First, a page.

Economic and Social Data Service

The Economic and Social Data Service describes the service it offers as follows:

"The Economic and Social Data Service (ESDS) is a social science data service funded by the ESRC and JISC which disseminates and supports socio‐economic data to the UK academic community". The service is run collaboratively by Mimas at the University of Manchester and the Data Archive at Essex.

Economists are one of the largest groups of users of the service. In particular, economists make extensive use of the global time series databanks produced by intergovernmental organisations such as the IMF, OECD, International Energy Agency and World Bank which are freely available to UK academic and students through the service (www.esds.ac.uk/international) .

For example, the IMF produces five major databanks which collectively provide a global picture of economic development and international trade over the last 50 years:

  • International Financial Statistics The primary statistical publication of the Fund and the standard source for all aspects of international and domestic finance. Also contains monthly data on commodity prices. Updated every month and has been since 1948. Current edition (Feb 2012) contain data running up to Dec 2011.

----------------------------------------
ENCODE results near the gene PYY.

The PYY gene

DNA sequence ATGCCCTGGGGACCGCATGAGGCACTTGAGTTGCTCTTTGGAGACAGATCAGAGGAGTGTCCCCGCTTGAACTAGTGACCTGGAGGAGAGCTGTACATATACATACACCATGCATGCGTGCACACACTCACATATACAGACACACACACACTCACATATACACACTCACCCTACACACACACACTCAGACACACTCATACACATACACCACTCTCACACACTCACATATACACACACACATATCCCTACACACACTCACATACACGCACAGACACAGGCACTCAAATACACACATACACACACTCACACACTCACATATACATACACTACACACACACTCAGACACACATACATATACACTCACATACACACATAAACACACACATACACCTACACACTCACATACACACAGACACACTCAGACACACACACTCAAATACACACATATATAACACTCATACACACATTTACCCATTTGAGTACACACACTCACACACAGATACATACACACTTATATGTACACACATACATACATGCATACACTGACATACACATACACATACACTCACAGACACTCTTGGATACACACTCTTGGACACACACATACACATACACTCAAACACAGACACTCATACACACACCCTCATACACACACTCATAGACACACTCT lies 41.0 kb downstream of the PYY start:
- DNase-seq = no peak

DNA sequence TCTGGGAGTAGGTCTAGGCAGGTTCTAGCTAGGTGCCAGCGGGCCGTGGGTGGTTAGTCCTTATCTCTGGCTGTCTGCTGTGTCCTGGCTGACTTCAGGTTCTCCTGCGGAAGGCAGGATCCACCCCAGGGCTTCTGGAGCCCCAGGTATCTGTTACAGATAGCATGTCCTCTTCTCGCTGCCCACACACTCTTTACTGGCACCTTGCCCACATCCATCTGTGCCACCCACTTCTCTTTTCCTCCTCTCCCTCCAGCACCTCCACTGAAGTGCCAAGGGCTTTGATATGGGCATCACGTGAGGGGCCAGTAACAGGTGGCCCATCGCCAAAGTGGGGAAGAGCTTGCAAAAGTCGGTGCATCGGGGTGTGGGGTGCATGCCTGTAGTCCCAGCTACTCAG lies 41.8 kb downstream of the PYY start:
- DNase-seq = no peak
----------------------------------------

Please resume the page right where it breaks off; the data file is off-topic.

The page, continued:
• Government Finance Statistics Annual data on country revenue income by source (tax, lending, bonds, etc), and expenditure by sector (defence, education, health, etc) for all levels of government (national, state, local).
  • Balance of Payments Statistics Quarterly data on the standard balance of payments components and international investment positions.
  • Direction of Trade Monthly data on volume of trade between country‐country pairs worldwide
  • World Economic Outlook The IMF’s forecasts for main economic and financial indicators by country over the next 5 years.

The OECD’s Main Economic Indicators and International Direct Investment Statistics are also widely used by economists. The OECD data are considered to be accurate and reliable and provide an authoritative means to compare economic indicators across the OECD countries.

Also of interest to economists are the large scale government surveys produced by the UK Office for National Statistics, http://esds.ac.uk/government/

In addition to providing access to the data, ESDS supports the use of the data in teaching and research through accompanying user guides, software guides, case studies, helpdesks and a training programme.

We are also keen to encourage the use of real data in economics teaching. In the Teaching tools area of the ESDS website, you will find sample lesson plans and interviews with Nick Weaver from Manchester and Paul Turner from Loughborough talking about how they use real world data in their teaching.

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